Obama used the interview to detail a comprehensive defense of the law ahead of a key March 31 deadline for getting people signed up.

"On a daily basis, we're getting tens of thousands of people who are signing up. We're able to monitor whether there are long wait times on the website, whether things are getting stuck," Obama said.

Republicans see ample room to take advantage of what they feel are weaknesses in Obamacare.

"I think it bodes really well for Republicans that the White House continues to deny reality. Unfortunately for the vulnerable running this year, President Obama can't unilaterally delay the November election like he has parts of Obamacare," Republican National Committee Chairman Reince Priebus told Reuters.

Problems with the president's healthcare law are part of a toxic mix as politicians must also grapple with Americans grousing about the job market and global instability presented by the Ukraine crisis.

"I think it's the lightning rod that sort of captures all the animosity and bad feelings that Americans have about everything else," said David Yepsen, director of the Paul Simon Public Policy Institute and Southern Illinois University. "Obamacare has come to symbolize something more than just healthcare. It's the general dissatisfaction that people have."

White House officials see Obama as a critical factor in emphasizing to Democrats the need to vote in elections in which his name will not be on the ballot. A prolific fundraiser, the president is in the midst of an active schedule of headlining events to raise money for Democratic candidates. His next event is in Miami on Thursday night.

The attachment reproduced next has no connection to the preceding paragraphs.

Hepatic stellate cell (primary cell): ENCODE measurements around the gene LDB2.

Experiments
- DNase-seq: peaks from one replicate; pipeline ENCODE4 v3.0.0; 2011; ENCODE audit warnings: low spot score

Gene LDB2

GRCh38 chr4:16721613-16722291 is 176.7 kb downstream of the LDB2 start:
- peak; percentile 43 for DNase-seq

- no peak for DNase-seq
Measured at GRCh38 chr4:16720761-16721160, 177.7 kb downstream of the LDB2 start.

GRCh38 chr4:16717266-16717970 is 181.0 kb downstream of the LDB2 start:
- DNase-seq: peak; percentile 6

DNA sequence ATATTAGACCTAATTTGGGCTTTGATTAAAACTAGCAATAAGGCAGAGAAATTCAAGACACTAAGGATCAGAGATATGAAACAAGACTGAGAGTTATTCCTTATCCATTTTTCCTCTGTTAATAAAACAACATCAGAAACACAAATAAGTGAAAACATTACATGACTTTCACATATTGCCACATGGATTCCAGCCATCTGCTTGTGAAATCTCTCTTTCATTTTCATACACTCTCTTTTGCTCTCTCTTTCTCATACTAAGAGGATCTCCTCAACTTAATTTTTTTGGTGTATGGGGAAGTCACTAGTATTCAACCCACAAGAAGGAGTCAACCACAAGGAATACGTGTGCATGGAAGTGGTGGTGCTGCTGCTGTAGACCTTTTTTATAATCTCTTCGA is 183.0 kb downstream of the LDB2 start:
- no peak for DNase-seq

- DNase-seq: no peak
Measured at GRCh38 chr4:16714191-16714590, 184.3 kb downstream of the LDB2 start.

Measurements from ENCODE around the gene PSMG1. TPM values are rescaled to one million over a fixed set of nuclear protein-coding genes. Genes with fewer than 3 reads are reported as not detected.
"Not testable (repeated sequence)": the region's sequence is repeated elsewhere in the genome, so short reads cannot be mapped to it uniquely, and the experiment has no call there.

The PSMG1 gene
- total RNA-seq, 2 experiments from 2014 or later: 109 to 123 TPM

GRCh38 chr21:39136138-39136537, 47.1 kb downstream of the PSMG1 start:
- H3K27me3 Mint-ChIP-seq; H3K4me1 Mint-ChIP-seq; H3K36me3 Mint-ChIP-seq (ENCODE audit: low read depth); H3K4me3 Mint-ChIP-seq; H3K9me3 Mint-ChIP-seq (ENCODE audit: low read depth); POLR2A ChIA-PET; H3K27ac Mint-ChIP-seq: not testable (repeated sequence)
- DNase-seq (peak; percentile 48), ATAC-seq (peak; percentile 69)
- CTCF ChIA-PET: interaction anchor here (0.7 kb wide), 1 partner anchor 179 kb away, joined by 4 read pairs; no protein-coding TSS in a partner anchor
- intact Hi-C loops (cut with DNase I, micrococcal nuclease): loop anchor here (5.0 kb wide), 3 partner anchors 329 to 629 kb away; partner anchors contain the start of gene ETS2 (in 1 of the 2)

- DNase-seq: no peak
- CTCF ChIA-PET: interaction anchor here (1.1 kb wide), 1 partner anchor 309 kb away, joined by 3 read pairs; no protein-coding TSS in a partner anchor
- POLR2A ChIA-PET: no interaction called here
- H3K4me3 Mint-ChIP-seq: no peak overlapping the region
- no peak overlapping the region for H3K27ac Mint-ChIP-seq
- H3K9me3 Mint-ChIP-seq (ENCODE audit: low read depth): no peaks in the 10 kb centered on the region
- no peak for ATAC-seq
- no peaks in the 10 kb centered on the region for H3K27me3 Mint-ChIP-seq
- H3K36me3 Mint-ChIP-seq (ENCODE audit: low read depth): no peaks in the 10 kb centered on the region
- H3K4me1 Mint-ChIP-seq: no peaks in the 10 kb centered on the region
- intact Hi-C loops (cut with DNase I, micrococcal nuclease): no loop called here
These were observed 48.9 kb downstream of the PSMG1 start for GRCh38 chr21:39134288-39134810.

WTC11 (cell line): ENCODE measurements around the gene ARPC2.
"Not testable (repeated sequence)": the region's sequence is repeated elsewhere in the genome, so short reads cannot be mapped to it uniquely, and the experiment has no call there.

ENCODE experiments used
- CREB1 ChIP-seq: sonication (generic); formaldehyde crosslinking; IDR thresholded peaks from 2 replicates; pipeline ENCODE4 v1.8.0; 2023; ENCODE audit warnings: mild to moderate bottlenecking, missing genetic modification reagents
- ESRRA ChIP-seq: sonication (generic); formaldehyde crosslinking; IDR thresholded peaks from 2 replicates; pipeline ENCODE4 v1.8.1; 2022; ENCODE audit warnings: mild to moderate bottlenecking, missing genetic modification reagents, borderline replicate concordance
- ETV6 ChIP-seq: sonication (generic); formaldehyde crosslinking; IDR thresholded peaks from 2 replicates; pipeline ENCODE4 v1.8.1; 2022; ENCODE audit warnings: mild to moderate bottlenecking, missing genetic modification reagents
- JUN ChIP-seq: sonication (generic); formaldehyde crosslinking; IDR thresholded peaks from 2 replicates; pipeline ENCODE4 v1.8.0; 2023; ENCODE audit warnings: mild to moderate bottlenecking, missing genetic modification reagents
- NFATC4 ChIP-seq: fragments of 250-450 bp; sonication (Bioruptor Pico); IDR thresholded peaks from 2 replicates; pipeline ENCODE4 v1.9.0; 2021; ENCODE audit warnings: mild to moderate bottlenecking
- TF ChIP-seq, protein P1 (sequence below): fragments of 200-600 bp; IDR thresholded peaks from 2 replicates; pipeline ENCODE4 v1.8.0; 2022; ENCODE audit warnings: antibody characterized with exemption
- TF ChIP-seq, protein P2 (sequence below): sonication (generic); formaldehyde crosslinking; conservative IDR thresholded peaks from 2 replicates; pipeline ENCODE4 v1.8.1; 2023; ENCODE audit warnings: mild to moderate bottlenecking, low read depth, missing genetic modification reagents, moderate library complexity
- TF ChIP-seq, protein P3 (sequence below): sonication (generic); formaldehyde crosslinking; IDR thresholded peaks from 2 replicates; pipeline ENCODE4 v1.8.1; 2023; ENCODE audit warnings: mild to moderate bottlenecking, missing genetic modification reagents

Obama will help frame the debate around economic issues, they said, part of his drive to highlight the need to improve the quality of life for the middle class and fault Republicans for blocking his agenda.

While the White House is emphasizing the need for party unity, there is a recognition that some endangered Senate Democrats in more conservative states will put some distance between themselves and the president.

Democrats are in search of the best way to talk about Obamacare on the campaign trail.

A Democratic Party aide, speaking on the condition he not be identified by name, said Senate Democrats received a memo from pollster Geoff Garin in recent days alerting them of a poll taken in conjunction with this week's Florida special election.

The poll found that "keeping parts" of the Affordable Care Act that work and "fixing those that don't" drew higher numbers than "the Republican message of repeal," the aide said, adding that this is the message senators are urged to campaign on.

The aide said that "the potential larger issue is the president's unpopularity. If it doesn't improve, you may see more Senate Democrats shy away from him."

At a Senate Democratic retreat earlier this year, Obama said he understood why some Democrats do not want to campaign with him, and that he does not feel offended, said a Democratic senator asking not to be identified by name.

The president made clear he will campaign in those states where he can help rally support and get out the vote and will do what he can to raise campaign funds, the senator said.

Republicans need to pick up six Senate seats in order to wrest control of the 100-member chamber from Democrats. If they win the Senate, Republicans would control Congress, which would give them the ability to confound Obama's agenda for his remaining time in office.

(Additional reporting by Susan Cornwell and Richard Cowan; Editing by Caren Bohan and Gunna Dickson)